As I am finishing up watching this weekend’s Summer HCT NA Championship, I find myself asking if this weekend satisfied my thirst for competitive Hearthstone. I was startled by my revelation that I really don’t know. While there were some very well played games, and I love seeing the influence that the Kara adventure is already having on the tournament meta, I am still seeing great play and strategy at risk of being completely undone and overshadowed by RNG. I actually found the Batstone event to more entertaining and though invoking.
After the Grand Finals today, I took to Twitter to see what was being said about today’s final matches. While some tweets were congratulatory of the participants, I found that far more people were complaining about the state of the game. Most of the comments revolved around Hearthstone not being able to be considered a real competitive esport because of the vast amount of RNG involved. The most common complaint is that the amount of RNG in the pro scene prevents organizations from being able to maintain enough consistency to allow them to field much in the way of pro teams. Card games already have an inherent random element to them, so I ask, how much is truly too much?
I have an opinion on that, and if you have listened to the show or read any of my blogs, then you know that I am not short on opinions. While it is no secret that I am not a fan of most RNG, a certain degree of RNG does keep a certain level of unpredictability in the games. I don’t like to see a flawless game upset by one RNG based card. I say that, but we are fortunate enough to play the game in a vacuum. Let’s say that you are playing a game outdoors, such as golf. Most golfers come into an event having a general knowledge of the course. They know their opponents, for the most part, and know how they like to attack the course. The golfer comes in with a strategy for each hole and how they want to navigate their way to the finish. With all that prep, the one thing they cannot control is the weather. The weather can affect the course in so many different ways, and you can prepare for those to a certain degree, but things can also change quickly. Elements such as the wind, can even change direction in the amount of time it takes a golfer to complete their swing. So even those sports that have been around for decades have had to deal with random elements. That being said, not every golfer is having to play through a hurricane or tornado (or both) somewhere between holes 1-4, and it sometimes seems that happens at some point in every match in the Hearthstone Tournament scene. If you have played in even local open events, you have probably run into this and the rage is real.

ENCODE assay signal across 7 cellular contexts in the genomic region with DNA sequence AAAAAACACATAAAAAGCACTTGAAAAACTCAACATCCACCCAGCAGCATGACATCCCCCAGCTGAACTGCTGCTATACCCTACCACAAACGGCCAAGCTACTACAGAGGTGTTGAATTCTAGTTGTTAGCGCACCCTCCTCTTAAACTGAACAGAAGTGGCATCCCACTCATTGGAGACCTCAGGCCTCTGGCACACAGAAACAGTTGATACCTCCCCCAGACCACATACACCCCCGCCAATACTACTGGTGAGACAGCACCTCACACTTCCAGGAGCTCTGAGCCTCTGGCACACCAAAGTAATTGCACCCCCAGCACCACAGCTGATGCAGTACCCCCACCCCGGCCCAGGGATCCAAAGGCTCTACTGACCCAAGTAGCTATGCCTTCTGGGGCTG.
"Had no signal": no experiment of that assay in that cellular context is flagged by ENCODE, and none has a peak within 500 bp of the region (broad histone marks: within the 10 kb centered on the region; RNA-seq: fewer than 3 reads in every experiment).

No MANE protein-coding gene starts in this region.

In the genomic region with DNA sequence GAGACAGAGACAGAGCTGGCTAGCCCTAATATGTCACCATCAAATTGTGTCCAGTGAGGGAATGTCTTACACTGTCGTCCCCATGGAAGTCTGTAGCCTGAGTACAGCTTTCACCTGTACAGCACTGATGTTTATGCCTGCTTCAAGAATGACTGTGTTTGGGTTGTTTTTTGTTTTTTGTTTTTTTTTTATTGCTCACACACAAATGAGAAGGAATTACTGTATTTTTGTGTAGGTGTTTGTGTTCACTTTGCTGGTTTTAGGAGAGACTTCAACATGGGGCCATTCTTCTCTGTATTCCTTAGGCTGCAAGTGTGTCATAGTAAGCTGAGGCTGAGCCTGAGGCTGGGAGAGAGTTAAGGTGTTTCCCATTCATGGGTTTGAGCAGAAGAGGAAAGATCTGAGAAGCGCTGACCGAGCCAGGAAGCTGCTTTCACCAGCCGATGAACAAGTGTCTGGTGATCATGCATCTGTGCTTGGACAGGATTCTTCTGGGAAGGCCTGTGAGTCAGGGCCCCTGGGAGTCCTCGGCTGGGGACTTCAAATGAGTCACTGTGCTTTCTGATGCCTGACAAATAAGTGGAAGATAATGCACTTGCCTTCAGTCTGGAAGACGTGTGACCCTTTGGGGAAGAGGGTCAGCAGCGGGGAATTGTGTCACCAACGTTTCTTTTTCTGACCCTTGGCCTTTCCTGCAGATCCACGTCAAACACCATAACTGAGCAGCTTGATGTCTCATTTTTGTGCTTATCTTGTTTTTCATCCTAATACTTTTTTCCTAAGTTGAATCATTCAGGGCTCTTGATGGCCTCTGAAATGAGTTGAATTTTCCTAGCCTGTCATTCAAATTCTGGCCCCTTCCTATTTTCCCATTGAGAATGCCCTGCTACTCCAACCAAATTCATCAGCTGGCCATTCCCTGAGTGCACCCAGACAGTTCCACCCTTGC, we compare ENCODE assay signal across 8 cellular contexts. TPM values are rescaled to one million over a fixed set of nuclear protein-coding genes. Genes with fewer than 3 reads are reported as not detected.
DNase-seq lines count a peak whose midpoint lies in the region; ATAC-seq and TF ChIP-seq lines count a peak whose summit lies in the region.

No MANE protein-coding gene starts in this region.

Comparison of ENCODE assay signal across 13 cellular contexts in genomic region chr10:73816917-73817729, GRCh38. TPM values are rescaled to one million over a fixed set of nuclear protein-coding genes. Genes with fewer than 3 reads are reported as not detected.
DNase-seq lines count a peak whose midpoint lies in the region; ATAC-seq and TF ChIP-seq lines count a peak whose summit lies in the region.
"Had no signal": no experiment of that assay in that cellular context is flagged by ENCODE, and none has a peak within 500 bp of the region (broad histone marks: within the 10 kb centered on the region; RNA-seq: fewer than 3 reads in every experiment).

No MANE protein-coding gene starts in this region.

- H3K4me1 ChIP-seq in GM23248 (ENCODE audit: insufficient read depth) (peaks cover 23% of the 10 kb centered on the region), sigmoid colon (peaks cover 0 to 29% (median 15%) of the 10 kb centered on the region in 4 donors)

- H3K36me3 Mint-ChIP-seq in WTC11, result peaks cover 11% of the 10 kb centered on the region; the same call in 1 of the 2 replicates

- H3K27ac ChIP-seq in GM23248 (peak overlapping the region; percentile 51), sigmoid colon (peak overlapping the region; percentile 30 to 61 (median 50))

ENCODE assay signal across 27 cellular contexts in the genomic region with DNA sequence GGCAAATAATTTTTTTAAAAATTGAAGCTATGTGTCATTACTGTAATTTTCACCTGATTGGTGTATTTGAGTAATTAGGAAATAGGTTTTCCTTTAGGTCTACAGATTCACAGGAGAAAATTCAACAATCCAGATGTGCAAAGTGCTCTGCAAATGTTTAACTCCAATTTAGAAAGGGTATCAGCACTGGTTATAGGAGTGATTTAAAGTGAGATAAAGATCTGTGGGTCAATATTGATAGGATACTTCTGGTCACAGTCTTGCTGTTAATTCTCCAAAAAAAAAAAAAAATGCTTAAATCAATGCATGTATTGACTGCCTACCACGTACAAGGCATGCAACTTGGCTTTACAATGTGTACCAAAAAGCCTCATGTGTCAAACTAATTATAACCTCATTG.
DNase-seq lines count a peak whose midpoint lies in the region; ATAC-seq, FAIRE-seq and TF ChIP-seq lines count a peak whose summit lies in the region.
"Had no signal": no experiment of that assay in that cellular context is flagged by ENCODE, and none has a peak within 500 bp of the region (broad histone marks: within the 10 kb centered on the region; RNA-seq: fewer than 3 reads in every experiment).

Standard was supposed to fix the pro scene, right? I know that Standard format kept me playing Hearthstone after the meta became stale and outright boring to me. I championed it’s arrival and I feel that it has already had an impact on the game, but it isn’t done yet. Like most things worth saving, it takes time, effort, and patience. The last thing I wanted to see was the dumpster fire of pro team after pro team shuttering their line-ups in the same way that recently occurred with Heroes of the Storm, but that is exactly what has happened. Their reasoning? Predictable deckbuilding, problems with the current Conquest format, and more games being decided by RNG have made it virtually impossible for players to have consistent success across the board. Let’s look at the list of competitive teams that have left scene in just the last few months:
While I am certain there will be teams that step up to take their place, I am also certain that there will be more teams folding as long as the perception is that RNG is more impactful than skill.
Do I think that their is too much RNG in competitive Hearthstone? Yes, and I am not alone. The number of viewers that tuned into Batstone compared to the number of viewers I saw over the course of this weekend proves, in my mind at least, that people want to watch Hearthstone where skill is rewarded. However, I do think that there is perhaps an overreaction to the current state of the game. The Standard format is just beginning to influence Hearthstone, and I feel that before people pass judgement on the pro scene, we need to give the Standard format a little longer to impact that game and prove that Blizzard can use it to influence the game. Knee jerk reactions and nerfs are not always the answer, and to throw up our hands before seeing a at least a full cycle of Standard is like firing a coach after the first year. Hearthsone is young, and Blizzard is still working through how to best present it. With that being said, sponsorship is important for any sport/esport, and sponsors need to see a return on it’s investment. I stand by my opinion that a knee jerk reaction isn’t what is needed here, but I will also concede that if Blizzard doesn’t want to spend years trying to repair this brand, they will need to move faster than their normal glacial pace. So what’s the answer to my original question of “Did this weekend’s event satisfy my thirst for competitive Hearthstone?” I would say “yes”, but with concern for the future.